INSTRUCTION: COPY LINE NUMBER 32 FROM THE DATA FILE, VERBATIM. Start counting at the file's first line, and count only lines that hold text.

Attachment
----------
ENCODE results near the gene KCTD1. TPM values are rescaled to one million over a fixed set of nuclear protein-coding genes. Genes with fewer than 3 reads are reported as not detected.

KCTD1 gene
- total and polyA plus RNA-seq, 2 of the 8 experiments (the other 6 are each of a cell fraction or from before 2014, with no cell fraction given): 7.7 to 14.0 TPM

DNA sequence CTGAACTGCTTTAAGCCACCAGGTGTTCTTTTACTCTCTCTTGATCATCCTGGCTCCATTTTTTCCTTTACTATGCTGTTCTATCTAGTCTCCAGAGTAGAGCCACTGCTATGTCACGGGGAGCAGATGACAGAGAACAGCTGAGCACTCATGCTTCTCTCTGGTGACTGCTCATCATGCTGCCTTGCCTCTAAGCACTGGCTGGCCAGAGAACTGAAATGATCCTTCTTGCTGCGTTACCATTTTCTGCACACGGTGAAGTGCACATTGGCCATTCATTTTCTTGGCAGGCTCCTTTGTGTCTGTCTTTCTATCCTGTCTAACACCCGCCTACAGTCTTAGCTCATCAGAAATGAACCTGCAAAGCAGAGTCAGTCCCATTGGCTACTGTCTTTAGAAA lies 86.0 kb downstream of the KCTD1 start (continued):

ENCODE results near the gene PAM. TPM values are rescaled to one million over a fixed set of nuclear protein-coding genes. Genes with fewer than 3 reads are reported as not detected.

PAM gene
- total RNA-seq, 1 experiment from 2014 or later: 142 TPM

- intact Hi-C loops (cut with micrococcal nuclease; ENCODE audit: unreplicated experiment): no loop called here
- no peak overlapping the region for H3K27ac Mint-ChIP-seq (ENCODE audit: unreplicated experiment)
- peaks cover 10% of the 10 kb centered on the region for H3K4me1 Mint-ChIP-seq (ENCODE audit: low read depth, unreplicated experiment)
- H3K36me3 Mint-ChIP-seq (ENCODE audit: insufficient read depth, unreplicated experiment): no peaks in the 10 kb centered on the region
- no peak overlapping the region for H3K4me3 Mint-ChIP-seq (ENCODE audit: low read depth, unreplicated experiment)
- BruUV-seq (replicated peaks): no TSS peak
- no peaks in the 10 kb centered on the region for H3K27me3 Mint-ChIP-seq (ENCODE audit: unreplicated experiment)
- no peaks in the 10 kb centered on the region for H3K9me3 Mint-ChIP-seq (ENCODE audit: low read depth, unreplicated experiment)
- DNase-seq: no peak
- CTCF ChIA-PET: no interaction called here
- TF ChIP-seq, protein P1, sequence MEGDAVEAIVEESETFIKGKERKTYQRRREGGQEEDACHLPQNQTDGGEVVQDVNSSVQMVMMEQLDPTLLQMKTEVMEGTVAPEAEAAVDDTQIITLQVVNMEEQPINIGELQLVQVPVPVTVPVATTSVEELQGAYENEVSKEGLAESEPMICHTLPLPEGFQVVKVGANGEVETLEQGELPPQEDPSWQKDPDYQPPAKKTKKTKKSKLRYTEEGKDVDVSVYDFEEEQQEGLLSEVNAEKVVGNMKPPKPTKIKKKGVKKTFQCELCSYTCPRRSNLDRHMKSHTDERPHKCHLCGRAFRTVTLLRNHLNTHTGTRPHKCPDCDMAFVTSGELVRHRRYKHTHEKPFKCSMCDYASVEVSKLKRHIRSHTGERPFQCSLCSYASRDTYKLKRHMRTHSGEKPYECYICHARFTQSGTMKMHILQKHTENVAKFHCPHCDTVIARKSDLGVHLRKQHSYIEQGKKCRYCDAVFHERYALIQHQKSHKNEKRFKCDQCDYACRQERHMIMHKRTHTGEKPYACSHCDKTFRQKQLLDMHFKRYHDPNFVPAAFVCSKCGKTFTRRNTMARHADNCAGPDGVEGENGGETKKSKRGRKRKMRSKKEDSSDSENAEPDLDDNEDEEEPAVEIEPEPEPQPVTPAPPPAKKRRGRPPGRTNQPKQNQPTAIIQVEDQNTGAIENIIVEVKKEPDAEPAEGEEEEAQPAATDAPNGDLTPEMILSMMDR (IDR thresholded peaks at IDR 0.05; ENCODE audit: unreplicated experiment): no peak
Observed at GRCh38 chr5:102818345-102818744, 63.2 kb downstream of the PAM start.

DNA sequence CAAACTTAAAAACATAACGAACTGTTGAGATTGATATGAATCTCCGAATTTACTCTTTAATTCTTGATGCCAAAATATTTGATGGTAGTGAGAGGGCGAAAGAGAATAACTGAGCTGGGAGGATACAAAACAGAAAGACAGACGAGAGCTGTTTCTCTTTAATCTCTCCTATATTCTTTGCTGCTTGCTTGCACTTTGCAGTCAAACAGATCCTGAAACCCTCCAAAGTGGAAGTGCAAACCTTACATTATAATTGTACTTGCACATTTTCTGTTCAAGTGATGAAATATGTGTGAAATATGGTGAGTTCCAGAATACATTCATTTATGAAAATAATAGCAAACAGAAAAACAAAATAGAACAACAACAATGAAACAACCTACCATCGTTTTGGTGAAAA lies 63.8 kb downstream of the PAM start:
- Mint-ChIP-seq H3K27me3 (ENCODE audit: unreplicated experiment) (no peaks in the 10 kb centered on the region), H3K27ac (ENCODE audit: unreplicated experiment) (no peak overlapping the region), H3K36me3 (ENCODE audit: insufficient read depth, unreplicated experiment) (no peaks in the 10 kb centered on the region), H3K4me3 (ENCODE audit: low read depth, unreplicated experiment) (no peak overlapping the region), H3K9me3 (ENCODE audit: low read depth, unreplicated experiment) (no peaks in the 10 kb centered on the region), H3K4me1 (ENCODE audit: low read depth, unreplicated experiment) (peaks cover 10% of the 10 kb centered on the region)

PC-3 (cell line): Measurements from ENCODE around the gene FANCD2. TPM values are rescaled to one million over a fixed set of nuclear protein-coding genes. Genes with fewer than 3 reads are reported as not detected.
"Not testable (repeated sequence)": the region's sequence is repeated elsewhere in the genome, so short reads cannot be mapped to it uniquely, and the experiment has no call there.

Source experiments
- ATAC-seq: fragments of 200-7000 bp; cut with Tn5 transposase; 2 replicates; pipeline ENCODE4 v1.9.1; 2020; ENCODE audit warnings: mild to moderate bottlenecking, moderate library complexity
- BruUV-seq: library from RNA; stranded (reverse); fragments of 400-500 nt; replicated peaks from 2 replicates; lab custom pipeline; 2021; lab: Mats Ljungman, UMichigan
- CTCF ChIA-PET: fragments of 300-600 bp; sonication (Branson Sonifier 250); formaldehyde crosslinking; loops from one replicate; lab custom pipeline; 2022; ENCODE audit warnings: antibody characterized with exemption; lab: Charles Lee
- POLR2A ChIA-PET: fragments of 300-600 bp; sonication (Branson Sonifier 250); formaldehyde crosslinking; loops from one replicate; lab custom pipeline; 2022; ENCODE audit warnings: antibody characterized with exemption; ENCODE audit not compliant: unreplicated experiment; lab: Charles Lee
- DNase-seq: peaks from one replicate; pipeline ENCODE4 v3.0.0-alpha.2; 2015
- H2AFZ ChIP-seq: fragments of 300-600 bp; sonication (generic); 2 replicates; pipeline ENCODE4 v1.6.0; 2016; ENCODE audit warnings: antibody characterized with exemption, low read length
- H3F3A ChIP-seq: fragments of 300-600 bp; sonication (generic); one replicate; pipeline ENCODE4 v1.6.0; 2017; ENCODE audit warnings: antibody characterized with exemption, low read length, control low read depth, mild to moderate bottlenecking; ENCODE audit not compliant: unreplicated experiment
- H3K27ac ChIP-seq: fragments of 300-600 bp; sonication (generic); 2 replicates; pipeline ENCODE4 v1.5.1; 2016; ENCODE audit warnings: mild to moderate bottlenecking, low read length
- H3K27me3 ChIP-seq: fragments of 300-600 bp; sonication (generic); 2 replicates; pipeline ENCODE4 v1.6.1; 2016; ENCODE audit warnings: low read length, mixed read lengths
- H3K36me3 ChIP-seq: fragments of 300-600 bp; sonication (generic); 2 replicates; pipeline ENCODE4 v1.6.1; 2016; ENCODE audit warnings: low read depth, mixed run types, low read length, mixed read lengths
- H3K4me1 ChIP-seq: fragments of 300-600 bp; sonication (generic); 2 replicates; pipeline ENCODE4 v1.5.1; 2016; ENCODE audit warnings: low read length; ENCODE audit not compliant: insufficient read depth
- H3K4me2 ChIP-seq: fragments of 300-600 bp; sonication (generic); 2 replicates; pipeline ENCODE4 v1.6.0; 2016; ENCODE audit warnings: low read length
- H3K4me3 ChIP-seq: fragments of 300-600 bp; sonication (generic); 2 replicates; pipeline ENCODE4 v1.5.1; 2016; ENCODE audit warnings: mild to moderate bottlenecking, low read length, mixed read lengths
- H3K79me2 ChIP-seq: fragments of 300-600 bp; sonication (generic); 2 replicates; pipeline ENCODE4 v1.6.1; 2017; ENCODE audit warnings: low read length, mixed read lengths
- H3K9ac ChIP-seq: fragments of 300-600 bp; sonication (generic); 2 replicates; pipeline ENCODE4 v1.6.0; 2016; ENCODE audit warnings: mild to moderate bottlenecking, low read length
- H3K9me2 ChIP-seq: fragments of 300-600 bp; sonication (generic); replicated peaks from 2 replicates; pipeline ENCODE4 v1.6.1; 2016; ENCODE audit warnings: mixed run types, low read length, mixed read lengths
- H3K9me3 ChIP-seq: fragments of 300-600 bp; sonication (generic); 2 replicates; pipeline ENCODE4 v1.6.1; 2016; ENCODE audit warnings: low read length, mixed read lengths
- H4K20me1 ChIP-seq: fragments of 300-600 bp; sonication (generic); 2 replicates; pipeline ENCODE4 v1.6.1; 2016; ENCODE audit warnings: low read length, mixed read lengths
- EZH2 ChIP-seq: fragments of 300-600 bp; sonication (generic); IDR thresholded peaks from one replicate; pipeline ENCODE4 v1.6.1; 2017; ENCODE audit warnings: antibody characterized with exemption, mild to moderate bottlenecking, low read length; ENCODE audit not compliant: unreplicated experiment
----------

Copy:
- H3K27ac ChIP-seq: fragments of 300-600 bp; sonication (generic); 2 replicates; pipeline ENCODE4 v1.5.1; 2016; ENCODE audit warnings: mild to moderate bottlenecking, low read length